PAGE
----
Professor Golden's current research interests are focused on the development and application of statistical machine learning algorithms for the purpose of advancing mathematical theory in the Behavioral and Brain Sciences.
Students interested in learning more about the graduate programs in Cognition and Neuroscience at the University of Texas at Dallas should watch Dr. Golden's video presentation regarding these programs and check out the career opportunities link.
Both undergraduate cognitive science majors and graduate students in Applied Cognition and Neuroscience will also find the Introduction to Cognitive Science Presentation useful. Additional information about undergrad and grad career opportunities may be found by clicking on the undergrad cognitive science career opportunities link. Both cognitive science undergraduates and applied cognition and neuroscience graduate students can learn more about career opportunities in the areas of usability engineering and user experience by visiting websites such as usability.com and the BIG design conference . The following links will be helpful for exploring neuroscience career opportunities and psychology career opportunities. Also Masters Students in Applied Cognition and Neuroscience should check out: and career opportunities in the area of Intraoperative Neurophysiological Monitoring Information. For Masters Students in Applied Cognition and Neuroscience, the following Cognition and Neuroscience Handouts and Forms should also be helpful.
Finally, to apply to either the Undergraduate Program in Cognitive Science or the Masters Program in Applied Cognition and Neuroscience, please click on the undergraduate and graduate student admissions link .
Richard Golden obtained the Bachelor of Science degree in Electrical Engineering and Experimental Psychology from the University of California of San Diego in 1982. He received the Master of Science degree in Electrical Engineering from Brown University in 1986, and Ph.D. in Experimental Psychology from Brown University in 1987. Dr. Golden was an Andrew Mellon Fellow at the University of Pittsburgh from 1987-1988, and an NIH Post-doctoral Scholar at Stanford University from 1988-1990.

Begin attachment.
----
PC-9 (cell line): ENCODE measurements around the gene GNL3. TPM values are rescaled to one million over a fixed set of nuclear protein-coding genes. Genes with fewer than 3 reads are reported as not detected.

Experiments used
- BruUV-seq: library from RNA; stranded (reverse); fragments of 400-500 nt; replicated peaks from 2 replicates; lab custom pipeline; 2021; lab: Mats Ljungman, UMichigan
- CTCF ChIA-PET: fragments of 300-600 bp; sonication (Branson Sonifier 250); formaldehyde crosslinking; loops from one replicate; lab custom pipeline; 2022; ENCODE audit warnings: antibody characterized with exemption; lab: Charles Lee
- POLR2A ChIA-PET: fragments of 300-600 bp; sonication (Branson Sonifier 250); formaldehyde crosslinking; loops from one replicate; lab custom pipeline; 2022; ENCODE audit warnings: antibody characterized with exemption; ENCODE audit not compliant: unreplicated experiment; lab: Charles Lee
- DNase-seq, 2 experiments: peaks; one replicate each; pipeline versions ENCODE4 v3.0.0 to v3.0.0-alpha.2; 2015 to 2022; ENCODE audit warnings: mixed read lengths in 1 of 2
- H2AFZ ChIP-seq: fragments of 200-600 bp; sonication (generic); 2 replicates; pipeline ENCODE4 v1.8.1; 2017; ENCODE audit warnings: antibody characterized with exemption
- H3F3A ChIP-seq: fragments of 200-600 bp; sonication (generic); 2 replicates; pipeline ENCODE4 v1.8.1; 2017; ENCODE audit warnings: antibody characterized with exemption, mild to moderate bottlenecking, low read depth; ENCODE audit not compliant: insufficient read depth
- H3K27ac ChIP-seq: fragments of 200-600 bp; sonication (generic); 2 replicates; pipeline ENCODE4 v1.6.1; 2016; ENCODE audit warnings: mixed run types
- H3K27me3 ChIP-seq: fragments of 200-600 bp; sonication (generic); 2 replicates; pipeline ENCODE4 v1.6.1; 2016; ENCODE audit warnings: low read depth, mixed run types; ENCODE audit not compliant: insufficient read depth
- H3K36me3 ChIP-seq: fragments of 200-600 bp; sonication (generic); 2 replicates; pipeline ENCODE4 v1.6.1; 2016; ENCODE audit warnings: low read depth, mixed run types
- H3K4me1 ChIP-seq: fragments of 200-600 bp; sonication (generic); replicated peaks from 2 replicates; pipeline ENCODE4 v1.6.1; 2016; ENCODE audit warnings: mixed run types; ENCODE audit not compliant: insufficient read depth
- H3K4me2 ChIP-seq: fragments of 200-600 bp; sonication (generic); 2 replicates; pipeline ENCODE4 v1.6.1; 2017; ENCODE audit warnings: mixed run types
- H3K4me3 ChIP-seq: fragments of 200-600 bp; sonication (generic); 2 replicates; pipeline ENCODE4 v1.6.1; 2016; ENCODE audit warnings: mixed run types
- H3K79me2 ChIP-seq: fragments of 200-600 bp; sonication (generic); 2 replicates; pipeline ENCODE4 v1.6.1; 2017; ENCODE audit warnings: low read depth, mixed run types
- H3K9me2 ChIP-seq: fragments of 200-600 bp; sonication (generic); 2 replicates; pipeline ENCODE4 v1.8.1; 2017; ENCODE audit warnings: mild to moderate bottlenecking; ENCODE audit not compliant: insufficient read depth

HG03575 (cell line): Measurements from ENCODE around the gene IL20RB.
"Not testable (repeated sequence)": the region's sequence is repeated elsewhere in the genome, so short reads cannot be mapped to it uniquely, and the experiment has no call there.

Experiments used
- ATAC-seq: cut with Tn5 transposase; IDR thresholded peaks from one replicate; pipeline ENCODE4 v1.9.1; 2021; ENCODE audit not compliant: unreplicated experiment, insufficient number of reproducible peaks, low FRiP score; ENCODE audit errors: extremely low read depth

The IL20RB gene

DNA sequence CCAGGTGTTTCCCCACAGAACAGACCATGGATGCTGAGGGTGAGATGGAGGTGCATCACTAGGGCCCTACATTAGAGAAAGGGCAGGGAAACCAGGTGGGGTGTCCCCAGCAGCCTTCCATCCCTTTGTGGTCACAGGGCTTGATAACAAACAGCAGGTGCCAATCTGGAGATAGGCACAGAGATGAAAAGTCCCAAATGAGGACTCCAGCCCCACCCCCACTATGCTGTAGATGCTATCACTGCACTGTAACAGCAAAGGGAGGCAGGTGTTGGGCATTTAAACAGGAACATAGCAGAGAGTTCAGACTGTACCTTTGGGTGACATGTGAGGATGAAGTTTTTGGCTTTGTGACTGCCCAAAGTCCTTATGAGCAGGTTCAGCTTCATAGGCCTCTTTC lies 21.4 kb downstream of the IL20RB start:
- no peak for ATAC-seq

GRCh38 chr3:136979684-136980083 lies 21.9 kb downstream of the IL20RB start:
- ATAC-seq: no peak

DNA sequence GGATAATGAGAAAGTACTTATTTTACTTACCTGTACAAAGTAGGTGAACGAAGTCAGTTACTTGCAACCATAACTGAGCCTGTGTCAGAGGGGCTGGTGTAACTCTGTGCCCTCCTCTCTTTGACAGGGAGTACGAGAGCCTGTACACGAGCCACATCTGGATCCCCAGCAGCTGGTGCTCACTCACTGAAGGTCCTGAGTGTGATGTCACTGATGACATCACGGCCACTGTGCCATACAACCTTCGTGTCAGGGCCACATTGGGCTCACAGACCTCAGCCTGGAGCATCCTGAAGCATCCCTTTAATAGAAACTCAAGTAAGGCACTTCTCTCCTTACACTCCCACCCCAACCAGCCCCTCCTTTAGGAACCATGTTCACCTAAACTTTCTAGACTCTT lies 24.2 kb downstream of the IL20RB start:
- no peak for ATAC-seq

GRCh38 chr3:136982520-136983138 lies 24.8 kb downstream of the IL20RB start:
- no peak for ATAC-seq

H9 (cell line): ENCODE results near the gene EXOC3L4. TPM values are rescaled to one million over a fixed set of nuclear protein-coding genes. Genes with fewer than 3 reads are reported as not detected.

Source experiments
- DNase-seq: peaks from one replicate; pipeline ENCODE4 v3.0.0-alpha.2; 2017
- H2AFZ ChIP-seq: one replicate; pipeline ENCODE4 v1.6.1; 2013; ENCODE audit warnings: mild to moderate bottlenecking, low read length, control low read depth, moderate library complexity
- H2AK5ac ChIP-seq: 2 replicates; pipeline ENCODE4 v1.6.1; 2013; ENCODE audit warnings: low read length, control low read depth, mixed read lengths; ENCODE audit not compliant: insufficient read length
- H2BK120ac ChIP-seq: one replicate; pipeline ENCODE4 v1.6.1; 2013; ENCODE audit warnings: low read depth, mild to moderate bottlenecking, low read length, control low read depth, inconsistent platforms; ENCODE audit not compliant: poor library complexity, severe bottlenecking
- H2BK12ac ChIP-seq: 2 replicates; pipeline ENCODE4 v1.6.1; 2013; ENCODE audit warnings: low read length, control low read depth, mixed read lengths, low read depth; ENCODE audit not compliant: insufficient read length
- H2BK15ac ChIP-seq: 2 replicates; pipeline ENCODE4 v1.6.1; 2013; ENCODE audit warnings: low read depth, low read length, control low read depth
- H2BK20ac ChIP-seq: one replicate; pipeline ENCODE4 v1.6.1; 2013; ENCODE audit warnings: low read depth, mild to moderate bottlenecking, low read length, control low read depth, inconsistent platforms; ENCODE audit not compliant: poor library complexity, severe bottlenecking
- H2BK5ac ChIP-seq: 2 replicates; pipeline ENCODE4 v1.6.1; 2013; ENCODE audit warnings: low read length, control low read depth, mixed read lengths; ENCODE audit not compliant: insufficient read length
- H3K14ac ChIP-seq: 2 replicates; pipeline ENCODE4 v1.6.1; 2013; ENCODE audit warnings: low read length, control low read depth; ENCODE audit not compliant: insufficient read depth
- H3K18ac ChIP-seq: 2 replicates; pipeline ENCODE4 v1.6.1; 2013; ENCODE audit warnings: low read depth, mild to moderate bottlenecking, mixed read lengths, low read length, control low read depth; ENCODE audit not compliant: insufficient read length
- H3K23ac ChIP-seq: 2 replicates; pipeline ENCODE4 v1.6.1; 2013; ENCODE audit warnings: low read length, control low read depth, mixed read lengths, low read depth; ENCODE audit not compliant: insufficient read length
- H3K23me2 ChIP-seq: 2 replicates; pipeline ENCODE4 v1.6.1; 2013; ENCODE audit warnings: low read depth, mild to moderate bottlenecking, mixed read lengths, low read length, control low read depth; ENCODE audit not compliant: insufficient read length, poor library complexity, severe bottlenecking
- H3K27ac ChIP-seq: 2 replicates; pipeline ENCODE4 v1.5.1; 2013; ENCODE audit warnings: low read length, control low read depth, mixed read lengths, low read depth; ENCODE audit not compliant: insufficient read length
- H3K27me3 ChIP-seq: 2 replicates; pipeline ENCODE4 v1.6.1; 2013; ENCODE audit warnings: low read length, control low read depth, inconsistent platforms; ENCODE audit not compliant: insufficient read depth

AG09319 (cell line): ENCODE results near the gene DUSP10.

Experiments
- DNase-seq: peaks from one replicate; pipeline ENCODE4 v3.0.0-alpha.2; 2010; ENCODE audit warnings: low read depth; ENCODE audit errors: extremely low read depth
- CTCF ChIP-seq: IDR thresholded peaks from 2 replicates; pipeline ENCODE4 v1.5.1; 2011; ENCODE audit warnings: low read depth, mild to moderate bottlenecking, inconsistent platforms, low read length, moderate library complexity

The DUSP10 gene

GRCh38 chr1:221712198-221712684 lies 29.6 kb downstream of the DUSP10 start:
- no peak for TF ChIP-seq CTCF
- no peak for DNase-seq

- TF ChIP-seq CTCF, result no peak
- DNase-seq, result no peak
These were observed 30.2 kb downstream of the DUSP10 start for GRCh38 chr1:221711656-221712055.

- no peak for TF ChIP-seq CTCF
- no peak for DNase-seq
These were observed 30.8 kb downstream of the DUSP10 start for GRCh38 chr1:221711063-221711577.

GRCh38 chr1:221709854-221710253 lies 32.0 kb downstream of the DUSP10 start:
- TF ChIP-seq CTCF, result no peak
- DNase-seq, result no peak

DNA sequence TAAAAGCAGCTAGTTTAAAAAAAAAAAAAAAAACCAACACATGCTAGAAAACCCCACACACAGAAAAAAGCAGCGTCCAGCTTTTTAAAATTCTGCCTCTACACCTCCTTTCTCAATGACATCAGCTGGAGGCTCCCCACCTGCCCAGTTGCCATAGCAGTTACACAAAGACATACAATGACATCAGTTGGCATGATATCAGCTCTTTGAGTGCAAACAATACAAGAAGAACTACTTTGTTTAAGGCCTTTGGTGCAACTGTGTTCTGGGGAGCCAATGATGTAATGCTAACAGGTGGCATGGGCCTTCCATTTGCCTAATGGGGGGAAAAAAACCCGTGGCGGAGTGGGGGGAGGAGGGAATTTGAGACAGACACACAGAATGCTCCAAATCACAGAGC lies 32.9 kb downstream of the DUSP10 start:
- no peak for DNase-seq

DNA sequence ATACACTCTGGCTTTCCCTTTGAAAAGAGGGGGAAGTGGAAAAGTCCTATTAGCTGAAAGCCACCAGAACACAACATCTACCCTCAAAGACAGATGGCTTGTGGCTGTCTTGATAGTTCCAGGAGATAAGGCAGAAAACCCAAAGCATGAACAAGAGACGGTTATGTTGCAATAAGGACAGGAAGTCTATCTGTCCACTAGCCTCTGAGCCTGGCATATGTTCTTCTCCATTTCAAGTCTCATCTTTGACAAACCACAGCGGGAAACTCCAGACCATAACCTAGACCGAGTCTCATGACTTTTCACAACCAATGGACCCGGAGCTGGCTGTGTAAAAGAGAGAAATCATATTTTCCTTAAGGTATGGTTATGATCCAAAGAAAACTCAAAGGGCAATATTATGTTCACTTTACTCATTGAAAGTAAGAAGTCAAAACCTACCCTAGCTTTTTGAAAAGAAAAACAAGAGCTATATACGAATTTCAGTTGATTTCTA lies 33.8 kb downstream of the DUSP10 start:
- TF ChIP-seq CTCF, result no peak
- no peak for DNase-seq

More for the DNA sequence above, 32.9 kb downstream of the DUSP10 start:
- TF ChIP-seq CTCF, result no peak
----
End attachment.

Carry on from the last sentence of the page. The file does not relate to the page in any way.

Professor Golden was a member of the Editorial Board of the Journal of Mathematical Psychology from 1996-2011. He was a member of the Editorial Board of Neural Processing Letters from 1999-2004, a member of the Editorial Board of the International Journal of Applied Intelligence from 2001-2004, and a member of the Editorial Board of the journal Neural Networks, from 1995-2006. Professor Golden is additionally Secretary-Treasurer of the Society for Mathematical Psychology, and an IEEE Senior Member affiliated with the IEEE Computational Intelligence Society. Professor Golden is additionally a member of the Society for Text and Discourse and the Cognitive Science Society.
In alternating years, Professor Golden teaches an introductory course in computational neuroscience using Tom Trappenberg's book Fundamentals of Computational Neuroscience, and an advanced statistical machine learning course sequence based on Professor Golden's book Mathematical Methods for Neural Network Analysis and Design. Professor Golden also teaches graduate courses in the areas of text comprehension, probabilistic models of natural language understanding, and an undergraduate course in scientific research and technical writing.
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